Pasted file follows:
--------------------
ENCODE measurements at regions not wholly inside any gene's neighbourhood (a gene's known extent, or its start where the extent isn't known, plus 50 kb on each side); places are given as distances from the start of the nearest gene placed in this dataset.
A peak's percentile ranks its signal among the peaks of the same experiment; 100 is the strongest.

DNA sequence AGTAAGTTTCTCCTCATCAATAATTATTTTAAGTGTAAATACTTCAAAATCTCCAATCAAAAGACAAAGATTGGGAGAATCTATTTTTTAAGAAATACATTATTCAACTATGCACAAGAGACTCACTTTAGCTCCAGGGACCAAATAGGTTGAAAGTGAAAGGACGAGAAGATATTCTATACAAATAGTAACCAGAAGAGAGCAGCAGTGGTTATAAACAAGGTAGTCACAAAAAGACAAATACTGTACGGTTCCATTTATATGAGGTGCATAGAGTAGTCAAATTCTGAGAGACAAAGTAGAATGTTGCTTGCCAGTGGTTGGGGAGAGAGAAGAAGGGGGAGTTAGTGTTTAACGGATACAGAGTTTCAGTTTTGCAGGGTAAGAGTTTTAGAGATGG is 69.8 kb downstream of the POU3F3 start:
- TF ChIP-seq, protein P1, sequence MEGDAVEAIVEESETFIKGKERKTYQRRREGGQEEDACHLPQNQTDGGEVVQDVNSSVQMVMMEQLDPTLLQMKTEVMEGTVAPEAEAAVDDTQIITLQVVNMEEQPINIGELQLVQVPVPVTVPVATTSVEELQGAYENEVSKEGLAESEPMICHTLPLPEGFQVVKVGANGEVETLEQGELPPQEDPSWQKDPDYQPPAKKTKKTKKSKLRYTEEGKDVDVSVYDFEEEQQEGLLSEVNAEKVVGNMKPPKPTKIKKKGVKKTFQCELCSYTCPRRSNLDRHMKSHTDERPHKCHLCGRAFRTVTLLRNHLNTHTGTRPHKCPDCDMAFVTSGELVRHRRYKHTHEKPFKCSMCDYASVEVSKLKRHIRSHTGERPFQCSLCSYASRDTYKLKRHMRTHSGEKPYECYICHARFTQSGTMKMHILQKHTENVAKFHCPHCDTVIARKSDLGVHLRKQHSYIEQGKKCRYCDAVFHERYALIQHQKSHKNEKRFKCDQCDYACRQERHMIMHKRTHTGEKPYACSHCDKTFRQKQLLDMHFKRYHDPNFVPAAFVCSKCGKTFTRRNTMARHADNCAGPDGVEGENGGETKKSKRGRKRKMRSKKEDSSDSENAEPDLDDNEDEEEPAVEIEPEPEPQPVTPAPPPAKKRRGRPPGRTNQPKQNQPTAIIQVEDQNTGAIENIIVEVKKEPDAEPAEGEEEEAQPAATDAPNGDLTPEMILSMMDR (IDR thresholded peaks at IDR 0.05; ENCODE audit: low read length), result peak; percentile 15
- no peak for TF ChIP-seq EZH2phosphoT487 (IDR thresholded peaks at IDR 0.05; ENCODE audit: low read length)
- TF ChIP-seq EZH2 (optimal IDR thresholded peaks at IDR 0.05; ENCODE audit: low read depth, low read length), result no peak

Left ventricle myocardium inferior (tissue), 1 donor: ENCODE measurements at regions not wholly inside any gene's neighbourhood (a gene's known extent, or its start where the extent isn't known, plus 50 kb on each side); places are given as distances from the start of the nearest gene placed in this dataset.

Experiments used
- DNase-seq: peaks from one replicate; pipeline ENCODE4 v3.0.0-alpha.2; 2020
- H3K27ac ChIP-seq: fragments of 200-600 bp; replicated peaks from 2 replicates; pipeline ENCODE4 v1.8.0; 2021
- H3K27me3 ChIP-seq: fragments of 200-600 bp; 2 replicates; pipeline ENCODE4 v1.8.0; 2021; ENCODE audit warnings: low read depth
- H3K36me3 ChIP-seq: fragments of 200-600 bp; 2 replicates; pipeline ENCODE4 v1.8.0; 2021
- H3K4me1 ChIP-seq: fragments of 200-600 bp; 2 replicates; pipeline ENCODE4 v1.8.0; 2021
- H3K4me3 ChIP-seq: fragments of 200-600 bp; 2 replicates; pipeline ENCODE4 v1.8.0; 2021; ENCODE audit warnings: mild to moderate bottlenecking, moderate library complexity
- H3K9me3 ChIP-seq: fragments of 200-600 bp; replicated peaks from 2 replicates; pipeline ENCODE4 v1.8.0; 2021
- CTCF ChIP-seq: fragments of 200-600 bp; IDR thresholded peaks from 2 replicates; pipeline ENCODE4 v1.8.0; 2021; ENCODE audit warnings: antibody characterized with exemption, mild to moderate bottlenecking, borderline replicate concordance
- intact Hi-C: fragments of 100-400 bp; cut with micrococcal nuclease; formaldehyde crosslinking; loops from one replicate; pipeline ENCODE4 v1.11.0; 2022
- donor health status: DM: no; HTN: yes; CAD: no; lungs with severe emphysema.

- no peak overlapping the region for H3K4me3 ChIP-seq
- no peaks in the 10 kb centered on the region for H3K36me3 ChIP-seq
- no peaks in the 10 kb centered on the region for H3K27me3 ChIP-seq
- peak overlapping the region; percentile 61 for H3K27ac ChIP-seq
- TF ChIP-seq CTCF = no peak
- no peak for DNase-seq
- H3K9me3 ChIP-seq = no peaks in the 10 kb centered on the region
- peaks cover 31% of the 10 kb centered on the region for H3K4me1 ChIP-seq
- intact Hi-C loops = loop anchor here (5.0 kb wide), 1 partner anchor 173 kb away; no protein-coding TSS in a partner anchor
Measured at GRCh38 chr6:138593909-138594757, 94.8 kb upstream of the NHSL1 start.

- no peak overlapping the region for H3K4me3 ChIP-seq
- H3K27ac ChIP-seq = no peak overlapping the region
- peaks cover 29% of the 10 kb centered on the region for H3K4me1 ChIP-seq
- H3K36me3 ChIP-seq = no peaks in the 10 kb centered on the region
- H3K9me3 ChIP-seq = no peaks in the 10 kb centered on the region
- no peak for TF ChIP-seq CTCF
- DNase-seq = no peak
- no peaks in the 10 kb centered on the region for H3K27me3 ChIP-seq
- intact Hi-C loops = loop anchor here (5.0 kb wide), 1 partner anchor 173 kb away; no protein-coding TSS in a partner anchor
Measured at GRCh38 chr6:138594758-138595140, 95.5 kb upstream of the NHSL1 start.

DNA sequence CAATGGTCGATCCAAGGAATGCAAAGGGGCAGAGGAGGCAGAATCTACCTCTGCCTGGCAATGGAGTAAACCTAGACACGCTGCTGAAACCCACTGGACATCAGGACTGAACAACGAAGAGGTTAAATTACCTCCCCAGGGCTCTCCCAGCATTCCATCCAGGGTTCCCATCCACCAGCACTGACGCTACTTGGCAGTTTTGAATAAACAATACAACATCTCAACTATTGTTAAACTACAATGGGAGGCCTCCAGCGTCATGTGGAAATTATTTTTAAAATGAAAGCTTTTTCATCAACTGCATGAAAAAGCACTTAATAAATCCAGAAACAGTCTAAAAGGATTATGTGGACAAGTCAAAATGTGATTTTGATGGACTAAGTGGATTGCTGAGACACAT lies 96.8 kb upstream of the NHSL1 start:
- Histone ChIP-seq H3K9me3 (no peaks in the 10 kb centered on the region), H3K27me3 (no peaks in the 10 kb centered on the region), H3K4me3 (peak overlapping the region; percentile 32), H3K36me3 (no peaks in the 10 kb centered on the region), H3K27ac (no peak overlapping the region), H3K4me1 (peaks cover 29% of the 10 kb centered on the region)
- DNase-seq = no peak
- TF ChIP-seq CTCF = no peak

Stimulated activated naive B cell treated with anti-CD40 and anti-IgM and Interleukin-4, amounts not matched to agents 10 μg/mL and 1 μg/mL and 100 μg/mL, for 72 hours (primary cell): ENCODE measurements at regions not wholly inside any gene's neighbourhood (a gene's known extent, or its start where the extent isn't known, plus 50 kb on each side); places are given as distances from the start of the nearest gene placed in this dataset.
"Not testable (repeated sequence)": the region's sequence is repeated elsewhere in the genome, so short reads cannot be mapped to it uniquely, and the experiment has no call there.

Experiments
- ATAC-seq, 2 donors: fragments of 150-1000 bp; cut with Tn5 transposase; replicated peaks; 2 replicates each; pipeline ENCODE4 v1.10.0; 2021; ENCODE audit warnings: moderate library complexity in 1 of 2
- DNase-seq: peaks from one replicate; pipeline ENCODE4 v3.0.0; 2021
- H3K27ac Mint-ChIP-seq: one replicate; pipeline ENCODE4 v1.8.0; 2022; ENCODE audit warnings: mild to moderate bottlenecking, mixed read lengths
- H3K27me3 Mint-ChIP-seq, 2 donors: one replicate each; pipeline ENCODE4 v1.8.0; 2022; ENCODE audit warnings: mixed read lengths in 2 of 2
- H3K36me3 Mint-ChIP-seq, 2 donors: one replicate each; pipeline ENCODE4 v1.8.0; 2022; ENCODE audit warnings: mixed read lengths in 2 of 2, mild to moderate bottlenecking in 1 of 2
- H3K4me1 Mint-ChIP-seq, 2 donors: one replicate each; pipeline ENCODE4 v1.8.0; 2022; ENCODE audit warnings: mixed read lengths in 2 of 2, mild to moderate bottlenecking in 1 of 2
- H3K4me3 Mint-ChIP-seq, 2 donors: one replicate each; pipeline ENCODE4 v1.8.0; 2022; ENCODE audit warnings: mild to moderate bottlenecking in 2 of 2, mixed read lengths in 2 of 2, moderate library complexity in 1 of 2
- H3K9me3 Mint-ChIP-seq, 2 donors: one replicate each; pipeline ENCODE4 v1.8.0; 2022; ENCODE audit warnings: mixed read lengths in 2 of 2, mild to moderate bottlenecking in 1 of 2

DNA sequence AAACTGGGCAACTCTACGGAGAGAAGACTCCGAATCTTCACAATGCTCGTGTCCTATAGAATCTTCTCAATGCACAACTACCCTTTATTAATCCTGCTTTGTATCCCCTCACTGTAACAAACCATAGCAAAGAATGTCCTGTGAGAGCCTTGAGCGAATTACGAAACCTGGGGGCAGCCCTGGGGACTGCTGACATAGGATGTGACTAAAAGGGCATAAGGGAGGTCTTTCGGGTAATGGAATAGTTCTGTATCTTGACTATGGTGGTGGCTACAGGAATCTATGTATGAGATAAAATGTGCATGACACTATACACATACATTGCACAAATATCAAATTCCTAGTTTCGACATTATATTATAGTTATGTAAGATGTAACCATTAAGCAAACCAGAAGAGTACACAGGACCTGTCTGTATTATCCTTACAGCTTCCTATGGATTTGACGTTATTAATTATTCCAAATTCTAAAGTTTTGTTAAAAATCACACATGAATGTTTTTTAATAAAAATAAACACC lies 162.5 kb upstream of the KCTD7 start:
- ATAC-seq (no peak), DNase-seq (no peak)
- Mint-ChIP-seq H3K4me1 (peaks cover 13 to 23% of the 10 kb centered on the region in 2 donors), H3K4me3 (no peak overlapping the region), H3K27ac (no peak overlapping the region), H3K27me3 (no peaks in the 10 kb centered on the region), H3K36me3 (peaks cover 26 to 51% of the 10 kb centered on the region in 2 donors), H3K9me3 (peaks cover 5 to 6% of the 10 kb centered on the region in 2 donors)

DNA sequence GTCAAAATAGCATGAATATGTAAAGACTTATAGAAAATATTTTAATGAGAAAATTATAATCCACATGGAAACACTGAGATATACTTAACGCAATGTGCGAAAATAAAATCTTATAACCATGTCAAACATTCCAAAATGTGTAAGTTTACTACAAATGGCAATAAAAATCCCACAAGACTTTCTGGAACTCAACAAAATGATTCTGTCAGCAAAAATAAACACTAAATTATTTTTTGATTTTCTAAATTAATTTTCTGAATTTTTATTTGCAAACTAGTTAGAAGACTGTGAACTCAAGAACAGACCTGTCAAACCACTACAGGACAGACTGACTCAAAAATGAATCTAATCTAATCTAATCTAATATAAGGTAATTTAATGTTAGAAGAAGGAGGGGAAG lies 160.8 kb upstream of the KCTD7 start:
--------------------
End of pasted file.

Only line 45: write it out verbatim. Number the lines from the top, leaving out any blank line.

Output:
Experiments